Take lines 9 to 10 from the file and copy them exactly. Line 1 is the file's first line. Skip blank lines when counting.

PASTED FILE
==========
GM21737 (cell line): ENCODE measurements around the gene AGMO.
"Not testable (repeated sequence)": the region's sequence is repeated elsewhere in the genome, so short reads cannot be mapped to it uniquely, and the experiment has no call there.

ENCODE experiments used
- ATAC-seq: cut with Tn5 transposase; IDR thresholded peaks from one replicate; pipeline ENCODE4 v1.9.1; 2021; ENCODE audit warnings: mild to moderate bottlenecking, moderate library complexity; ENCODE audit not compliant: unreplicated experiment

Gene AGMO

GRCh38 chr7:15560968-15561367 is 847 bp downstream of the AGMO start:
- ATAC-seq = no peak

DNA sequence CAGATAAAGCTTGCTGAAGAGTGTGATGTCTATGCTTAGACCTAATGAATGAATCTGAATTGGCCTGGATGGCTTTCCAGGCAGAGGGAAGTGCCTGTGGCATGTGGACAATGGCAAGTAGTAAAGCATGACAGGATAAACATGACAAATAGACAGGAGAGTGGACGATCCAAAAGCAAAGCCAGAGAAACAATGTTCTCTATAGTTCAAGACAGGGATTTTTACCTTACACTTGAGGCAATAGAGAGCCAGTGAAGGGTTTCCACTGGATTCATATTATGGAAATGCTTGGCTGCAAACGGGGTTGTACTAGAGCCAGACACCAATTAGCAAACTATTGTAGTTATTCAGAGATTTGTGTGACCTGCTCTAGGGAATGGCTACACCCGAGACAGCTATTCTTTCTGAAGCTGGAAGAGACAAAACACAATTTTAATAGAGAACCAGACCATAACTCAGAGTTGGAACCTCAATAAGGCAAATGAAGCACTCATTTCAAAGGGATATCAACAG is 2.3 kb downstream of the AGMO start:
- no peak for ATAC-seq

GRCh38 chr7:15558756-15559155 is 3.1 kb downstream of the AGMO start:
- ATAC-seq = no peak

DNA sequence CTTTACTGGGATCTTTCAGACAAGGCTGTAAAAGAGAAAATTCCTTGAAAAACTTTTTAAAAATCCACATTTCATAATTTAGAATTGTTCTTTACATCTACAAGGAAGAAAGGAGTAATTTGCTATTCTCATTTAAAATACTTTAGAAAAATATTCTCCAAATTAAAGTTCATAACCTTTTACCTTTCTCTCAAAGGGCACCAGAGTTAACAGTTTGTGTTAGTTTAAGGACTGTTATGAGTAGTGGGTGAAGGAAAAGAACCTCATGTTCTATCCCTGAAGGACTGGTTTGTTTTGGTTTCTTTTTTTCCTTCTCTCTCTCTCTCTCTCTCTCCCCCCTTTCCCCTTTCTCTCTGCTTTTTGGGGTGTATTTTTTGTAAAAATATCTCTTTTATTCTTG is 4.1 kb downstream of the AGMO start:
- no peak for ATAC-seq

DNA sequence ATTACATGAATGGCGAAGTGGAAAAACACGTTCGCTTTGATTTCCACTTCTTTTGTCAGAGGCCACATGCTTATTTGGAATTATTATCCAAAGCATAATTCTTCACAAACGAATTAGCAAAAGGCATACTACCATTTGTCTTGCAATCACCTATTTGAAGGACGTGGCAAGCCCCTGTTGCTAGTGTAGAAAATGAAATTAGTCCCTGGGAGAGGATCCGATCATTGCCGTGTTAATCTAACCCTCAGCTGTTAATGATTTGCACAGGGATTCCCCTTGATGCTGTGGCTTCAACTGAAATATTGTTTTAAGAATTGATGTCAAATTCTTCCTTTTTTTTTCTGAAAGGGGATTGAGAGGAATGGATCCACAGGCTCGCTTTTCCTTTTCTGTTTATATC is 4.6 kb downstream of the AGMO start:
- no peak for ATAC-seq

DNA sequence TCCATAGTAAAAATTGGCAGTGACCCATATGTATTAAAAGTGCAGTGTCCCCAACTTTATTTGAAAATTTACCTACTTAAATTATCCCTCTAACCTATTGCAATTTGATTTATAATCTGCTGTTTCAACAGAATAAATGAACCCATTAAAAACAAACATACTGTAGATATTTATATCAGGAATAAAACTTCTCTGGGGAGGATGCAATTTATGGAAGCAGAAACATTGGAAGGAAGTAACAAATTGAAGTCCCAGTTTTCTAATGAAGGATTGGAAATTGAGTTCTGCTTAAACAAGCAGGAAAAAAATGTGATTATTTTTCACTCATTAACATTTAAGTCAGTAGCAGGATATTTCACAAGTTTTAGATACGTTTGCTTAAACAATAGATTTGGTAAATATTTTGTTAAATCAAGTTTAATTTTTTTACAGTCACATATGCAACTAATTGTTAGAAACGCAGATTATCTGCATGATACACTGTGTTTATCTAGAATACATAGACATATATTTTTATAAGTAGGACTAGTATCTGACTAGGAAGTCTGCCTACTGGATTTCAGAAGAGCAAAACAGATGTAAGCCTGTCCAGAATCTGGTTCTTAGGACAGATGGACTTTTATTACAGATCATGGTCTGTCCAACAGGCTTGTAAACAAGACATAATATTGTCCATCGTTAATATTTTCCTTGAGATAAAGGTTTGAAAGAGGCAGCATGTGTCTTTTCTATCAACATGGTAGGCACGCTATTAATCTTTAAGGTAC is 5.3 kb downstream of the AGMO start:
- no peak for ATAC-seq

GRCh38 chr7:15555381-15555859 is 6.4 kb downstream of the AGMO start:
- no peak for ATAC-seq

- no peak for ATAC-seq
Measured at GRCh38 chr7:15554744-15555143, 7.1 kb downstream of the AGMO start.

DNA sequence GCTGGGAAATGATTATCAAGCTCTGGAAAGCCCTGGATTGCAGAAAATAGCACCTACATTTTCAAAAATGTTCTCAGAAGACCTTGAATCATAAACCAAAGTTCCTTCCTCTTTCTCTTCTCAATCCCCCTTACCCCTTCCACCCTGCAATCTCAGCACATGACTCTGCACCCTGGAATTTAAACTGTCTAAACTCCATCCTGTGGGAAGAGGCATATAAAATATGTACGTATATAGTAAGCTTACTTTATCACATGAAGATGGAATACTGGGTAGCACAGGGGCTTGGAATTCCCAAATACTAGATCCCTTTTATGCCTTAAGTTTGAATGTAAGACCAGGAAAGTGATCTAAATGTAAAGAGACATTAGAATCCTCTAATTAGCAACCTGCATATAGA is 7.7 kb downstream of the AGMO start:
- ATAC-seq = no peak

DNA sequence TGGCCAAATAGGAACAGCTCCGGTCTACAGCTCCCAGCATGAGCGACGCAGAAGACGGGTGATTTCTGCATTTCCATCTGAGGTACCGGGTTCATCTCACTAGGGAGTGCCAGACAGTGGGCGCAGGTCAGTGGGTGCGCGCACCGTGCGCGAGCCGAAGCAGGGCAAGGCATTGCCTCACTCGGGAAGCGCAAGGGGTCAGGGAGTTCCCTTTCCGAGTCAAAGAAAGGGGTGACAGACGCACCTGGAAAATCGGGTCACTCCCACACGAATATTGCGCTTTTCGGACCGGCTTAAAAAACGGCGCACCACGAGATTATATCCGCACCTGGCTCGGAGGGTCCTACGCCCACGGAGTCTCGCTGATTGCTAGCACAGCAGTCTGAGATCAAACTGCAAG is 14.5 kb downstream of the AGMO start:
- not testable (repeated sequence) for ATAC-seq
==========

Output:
- no peak for ATAC-seq

GRCh38 chr7:15558756-15559155 is 3.1 kb downstream of the AGMO start: